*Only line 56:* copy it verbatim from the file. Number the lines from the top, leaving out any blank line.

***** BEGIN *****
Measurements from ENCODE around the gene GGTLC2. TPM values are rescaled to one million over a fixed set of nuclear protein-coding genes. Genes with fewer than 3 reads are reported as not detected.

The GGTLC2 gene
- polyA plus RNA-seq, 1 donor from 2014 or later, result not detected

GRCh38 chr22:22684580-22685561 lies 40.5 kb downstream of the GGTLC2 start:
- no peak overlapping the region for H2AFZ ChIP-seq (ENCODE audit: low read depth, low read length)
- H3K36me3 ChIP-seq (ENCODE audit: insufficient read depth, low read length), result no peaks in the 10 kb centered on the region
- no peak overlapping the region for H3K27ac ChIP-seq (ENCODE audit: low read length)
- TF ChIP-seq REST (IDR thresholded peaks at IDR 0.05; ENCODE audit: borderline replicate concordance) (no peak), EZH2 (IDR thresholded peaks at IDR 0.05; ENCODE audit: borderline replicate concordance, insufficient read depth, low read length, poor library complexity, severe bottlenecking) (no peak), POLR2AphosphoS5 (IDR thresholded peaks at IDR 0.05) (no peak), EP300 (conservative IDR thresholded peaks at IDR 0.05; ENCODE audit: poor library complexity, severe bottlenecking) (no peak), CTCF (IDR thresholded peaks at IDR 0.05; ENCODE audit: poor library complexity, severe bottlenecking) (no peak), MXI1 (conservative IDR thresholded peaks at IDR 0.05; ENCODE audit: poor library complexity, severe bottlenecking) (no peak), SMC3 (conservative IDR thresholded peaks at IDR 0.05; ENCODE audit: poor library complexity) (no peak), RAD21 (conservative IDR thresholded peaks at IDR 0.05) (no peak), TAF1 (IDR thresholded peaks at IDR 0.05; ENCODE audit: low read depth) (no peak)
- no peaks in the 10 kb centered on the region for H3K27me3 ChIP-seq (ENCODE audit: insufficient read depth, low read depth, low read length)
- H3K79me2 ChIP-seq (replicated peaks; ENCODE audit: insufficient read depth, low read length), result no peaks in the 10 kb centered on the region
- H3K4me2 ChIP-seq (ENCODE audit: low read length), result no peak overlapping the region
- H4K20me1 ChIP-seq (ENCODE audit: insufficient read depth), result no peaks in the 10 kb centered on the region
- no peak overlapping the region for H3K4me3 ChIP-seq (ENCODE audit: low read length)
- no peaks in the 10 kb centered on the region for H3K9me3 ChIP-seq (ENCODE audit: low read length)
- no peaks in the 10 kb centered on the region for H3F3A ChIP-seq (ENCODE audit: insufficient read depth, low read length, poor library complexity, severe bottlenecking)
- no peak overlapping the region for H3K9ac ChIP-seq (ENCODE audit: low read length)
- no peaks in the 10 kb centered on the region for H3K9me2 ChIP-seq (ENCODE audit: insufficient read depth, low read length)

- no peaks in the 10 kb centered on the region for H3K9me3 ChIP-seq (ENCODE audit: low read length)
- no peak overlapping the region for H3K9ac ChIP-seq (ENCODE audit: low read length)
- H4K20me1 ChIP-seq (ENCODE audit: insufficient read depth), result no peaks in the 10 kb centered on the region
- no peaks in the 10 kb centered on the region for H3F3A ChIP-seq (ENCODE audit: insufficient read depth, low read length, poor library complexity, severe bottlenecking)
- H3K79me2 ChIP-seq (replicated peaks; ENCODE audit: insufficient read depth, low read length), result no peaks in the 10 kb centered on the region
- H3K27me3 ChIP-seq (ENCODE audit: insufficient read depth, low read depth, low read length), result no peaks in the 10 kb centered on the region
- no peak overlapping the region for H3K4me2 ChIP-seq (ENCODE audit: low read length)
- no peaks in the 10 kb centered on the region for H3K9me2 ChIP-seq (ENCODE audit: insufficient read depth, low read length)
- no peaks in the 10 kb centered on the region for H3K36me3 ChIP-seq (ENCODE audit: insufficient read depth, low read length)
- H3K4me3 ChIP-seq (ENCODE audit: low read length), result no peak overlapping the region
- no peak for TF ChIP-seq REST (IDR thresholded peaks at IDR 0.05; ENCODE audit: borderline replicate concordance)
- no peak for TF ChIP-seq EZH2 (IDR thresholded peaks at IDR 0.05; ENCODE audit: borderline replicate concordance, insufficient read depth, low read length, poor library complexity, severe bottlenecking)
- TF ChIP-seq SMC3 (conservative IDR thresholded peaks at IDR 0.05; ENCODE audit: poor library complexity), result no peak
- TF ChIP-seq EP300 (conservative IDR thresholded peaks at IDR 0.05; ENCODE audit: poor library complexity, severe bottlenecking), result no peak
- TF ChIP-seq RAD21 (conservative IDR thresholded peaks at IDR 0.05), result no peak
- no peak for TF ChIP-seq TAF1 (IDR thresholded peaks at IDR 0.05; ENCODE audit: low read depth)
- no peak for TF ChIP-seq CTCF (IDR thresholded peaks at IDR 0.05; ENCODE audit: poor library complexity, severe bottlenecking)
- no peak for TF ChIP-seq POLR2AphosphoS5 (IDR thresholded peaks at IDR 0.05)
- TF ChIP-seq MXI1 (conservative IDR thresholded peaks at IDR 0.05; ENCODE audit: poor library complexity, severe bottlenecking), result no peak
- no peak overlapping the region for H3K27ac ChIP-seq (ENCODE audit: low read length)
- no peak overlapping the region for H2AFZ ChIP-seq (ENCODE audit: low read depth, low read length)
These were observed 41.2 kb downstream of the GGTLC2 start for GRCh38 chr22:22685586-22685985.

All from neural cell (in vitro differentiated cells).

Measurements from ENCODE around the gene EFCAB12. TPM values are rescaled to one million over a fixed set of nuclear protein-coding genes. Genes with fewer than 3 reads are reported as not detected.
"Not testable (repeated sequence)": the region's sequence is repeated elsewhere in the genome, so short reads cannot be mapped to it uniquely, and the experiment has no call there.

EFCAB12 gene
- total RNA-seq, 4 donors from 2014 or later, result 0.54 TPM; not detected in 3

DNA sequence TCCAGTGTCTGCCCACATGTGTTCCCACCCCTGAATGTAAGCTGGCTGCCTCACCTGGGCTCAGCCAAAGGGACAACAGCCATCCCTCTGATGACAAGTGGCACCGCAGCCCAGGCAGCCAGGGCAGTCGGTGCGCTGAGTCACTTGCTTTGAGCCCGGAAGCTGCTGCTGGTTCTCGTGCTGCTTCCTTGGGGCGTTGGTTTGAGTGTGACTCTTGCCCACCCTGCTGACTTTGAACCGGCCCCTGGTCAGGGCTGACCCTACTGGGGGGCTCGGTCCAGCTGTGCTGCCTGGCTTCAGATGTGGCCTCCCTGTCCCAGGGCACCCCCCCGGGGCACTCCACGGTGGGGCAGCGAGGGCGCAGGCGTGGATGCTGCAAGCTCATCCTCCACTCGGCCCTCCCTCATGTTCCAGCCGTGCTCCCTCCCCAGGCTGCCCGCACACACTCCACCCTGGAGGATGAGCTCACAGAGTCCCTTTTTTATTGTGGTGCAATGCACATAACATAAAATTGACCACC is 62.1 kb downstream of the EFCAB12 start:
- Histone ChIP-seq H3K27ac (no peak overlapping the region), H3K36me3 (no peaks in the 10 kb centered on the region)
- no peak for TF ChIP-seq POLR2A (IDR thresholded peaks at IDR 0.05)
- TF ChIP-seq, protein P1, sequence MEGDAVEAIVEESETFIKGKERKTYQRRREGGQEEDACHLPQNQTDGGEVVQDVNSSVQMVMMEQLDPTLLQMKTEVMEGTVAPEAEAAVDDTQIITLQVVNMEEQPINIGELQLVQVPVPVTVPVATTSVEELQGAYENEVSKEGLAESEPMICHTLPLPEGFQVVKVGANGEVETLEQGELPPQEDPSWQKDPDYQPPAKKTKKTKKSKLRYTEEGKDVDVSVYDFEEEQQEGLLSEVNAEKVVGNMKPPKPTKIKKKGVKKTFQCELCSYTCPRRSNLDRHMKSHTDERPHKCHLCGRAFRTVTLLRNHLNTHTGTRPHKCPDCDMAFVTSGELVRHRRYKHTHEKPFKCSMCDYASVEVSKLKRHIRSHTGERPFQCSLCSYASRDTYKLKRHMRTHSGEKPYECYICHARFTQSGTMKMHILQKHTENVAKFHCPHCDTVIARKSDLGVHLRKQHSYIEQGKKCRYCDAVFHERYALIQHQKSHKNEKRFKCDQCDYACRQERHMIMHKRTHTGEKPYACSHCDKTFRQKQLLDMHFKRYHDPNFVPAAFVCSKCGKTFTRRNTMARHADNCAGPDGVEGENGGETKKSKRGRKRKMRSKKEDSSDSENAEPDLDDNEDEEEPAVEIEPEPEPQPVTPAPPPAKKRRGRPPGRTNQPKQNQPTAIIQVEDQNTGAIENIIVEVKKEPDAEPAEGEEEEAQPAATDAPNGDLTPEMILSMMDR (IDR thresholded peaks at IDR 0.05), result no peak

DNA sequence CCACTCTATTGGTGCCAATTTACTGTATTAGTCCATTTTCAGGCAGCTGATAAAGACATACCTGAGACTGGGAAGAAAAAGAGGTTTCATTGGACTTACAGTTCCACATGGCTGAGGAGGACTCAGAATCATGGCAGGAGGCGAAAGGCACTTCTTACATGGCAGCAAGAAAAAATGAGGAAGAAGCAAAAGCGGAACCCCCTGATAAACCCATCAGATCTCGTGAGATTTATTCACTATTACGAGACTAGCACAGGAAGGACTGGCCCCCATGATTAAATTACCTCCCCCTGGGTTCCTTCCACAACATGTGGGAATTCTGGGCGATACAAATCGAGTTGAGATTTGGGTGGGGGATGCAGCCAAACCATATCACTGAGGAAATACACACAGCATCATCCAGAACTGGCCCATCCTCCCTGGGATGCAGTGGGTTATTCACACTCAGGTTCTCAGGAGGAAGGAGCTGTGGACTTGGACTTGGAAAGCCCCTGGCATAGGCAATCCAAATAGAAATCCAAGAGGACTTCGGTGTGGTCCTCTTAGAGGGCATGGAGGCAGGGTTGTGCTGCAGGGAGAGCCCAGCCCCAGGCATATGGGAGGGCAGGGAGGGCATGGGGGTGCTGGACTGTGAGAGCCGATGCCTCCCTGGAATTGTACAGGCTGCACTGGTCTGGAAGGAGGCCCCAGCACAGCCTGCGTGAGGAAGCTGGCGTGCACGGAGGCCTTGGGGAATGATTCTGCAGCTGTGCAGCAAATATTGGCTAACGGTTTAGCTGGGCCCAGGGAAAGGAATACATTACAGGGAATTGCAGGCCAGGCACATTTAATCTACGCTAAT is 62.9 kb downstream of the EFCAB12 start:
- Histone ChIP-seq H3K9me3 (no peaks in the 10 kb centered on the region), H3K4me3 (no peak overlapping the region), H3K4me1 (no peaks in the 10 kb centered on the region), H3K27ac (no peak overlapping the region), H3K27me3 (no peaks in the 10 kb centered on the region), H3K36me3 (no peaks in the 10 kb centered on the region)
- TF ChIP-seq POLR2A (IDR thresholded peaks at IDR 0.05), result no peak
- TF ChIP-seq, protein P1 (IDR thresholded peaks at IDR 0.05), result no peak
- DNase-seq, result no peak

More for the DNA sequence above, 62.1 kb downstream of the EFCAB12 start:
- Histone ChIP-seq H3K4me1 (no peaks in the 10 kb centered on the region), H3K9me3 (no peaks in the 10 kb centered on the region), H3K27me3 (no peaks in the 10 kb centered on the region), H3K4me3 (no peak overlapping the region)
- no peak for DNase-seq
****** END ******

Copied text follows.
- no peak for DNase-seq